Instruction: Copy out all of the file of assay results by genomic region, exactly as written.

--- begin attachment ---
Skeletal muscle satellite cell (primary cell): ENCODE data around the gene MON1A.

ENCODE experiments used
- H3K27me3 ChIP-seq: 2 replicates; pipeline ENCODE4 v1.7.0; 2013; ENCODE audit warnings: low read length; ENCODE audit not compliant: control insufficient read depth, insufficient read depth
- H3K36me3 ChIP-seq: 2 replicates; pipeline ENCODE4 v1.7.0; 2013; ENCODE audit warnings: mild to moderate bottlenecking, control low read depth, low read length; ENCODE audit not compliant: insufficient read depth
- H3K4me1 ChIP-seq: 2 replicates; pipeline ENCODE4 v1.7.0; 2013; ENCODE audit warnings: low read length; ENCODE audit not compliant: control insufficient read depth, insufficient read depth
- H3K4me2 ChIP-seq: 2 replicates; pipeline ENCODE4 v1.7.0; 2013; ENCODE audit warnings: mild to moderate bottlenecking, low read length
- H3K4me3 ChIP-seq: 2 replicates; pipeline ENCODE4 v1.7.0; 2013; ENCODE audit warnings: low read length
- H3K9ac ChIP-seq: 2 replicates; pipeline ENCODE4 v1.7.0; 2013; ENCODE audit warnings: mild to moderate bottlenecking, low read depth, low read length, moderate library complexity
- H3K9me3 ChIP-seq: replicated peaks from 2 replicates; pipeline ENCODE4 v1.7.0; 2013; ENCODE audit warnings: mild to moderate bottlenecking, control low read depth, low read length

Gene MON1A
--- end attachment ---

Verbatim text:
Skeletal muscle satellite cell (primary cell): ENCODE data around the gene MON1A.

ENCODE experiments used
- H3K27me3 ChIP-seq: 2 replicates; pipeline ENCODE4 v1.7.0; 2013; ENCODE audit warnings: low read length; ENCODE audit not compliant: control insufficient read depth, insufficient read depth
- H3K36me3 ChIP-seq: 2 replicates; pipeline ENCODE4 v1.7.0; 2013; ENCODE audit warnings: mild to moderate bottlenecking, control low read depth, low read length; ENCODE audit not compliant: insufficient read depth
- H3K4me1 ChIP-seq: 2 replicates; pipeline ENCODE4 v1.7.0; 2013; ENCODE audit warnings: low read length; ENCODE audit not compliant: control insufficient read depth, insufficient read depth
- H3K4me2 ChIP-seq: 2 replicates; pipeline ENCODE4 v1.7.0; 2013; ENCODE audit warnings: mild to moderate bottlenecking, low read length
- H3K4me3 ChIP-seq: 2 replicates; pipeline ENCODE4 v1.7.0; 2013; ENCODE audit warnings: low read length
- H3K9ac ChIP-seq: 2 replicates; pipeline ENCODE4 v1.7.0; 2013; ENCODE audit warnings: mild to moderate bottlenecking, low read depth, low read length, moderate library complexity
- H3K9me3 ChIP-seq: replicated peaks from 2 replicates; pipeline ENCODE4 v1.7.0; 2013; ENCODE audit warnings: mild to moderate bottlenecking, control low read depth, low read length

Gene MON1A